Oliver Bridge prepares for major overhaul
Duluth - Motorists using the 84-year old Oliver Bridge (Minnesota Highway 39 & Wisconsin Highway 105) should expect minor travel delays, flag people controlling & monitoring traffic flow and construction activities for approximately one w...
Duluth - Motorists using the 84-year old Oliver Bridge (Minnesota Highway 39 & Wisconsin Highway 105) should expect minor travel delays, flag people controlling & monitoring traffic flow and construction activities for approximately one week on the Minnesota side of the bridge starting on or about Monday, December 4, 2000.
According to the Duluth, Missabe and Iron Range Railroad Company (DMIR), which is the owner of the bridge, and the Minnesota & Wisconsin Departments of Transportation (Mn/DOT & Wi/DOT), workers from a sub-contractor to Johnson Brothers Corporation of Litchfield, Minnesota will be constructing a special access road facility in preparation for the major renovation of the bridge which is scheduled to begin in mid-to-late January of 2001.
During this access road construction project , the bridge reconstruction partners ask motorists to use extra caution because workers and construction equipment will often be working adjacent to Highway 39 (also known as McCuen Street). The DMIR, Mn/DOT and Wi/DOT remind drivers that traveling through a construction zone presents special challenges where even the slightest motorist error can have tragic results.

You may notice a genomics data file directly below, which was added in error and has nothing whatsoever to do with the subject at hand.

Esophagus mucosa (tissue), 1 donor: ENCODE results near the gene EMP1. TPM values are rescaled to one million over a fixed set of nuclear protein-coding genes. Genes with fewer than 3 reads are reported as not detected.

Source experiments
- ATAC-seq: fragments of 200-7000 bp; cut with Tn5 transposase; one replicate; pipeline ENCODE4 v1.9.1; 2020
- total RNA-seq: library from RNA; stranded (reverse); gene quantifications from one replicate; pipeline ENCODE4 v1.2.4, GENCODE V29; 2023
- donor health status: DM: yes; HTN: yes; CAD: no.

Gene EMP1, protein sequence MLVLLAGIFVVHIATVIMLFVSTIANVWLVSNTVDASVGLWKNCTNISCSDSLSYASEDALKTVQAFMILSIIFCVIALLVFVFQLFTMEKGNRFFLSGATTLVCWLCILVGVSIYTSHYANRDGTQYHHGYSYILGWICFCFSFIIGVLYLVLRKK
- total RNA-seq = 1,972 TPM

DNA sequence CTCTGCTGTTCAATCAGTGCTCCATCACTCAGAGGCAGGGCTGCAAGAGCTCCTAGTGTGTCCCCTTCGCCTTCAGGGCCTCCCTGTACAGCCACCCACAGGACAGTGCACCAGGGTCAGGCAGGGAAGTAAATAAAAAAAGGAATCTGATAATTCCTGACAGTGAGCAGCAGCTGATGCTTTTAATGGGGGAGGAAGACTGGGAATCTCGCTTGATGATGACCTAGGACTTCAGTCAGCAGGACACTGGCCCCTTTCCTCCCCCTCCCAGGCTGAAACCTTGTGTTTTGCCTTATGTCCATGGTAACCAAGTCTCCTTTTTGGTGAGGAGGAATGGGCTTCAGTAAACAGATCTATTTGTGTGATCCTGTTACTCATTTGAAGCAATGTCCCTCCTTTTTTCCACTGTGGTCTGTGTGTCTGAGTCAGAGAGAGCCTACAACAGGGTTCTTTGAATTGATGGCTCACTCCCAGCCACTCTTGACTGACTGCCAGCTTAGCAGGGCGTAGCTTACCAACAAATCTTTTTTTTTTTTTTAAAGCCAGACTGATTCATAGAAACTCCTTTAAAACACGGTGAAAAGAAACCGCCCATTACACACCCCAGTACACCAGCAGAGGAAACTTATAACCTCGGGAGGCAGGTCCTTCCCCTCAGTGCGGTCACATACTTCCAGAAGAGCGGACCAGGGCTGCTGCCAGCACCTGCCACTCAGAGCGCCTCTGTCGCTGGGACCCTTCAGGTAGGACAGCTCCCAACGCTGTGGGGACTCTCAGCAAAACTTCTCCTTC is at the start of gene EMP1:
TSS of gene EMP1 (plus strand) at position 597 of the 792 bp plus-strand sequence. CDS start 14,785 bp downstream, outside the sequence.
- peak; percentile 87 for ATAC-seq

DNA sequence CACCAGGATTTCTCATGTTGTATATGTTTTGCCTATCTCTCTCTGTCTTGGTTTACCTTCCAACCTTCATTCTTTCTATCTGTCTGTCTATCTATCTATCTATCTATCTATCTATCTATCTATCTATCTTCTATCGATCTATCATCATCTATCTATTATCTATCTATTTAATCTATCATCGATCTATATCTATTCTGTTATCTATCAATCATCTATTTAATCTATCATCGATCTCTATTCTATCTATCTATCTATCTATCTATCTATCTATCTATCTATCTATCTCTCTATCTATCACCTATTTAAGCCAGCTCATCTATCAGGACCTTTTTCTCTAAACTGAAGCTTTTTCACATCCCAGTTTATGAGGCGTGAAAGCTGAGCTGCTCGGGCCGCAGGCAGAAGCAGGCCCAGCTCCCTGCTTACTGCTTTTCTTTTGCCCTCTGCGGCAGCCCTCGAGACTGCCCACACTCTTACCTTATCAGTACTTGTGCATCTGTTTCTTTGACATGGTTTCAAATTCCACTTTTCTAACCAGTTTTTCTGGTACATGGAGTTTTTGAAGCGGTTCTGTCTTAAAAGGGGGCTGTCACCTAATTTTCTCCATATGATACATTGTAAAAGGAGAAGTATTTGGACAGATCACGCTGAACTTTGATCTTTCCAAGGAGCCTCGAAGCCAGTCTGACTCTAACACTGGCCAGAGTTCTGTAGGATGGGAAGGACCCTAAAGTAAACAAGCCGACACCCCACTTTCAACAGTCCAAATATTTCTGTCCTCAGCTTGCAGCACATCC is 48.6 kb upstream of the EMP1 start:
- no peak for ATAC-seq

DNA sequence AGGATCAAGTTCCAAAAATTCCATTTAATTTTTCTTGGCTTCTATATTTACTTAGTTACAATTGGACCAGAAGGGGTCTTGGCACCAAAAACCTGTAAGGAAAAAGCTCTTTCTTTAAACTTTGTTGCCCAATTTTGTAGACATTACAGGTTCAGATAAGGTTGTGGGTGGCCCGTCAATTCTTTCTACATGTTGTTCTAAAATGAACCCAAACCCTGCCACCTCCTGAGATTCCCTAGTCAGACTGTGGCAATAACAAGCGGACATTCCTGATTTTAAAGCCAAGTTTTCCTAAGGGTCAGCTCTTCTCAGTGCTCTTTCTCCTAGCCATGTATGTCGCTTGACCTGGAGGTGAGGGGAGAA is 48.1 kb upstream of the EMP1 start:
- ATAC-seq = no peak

Oliver Bridge users should also be aware that the bridge will be totally closed to all motor vehicle traffic for about one year beginning sometime in mid-to-late January, 2001 as crews from Johnson Brothers retrofit this 1,900-foot-long bridge under a nearly $7 million contract.
This major bridge renovation is made possible by a public/private partnership wherein each state will contribute 30% of the improvement investment and the DMIR Railroad will cover 40%. When re-opened to traffic in early 2002, the troublesome wooden deck of the bridge will be replaced by a smoother and stronger steel reinforced concrete deck. In addition, the roadway element of the Oliver Bridge will be capable of serving year-round 10-ton commercial vehicle axle weights. Currently, the deteriorated condition of the roadway's wooden deck severely limits commercial loads to just five tons. The superstructure of this double deck bridge, which carries railroad traffic on the top level and motor vehicle traffic on the lower deck, will be also be renovated.
The Oliver Bridge was constructed across the St. Louis River in 1916.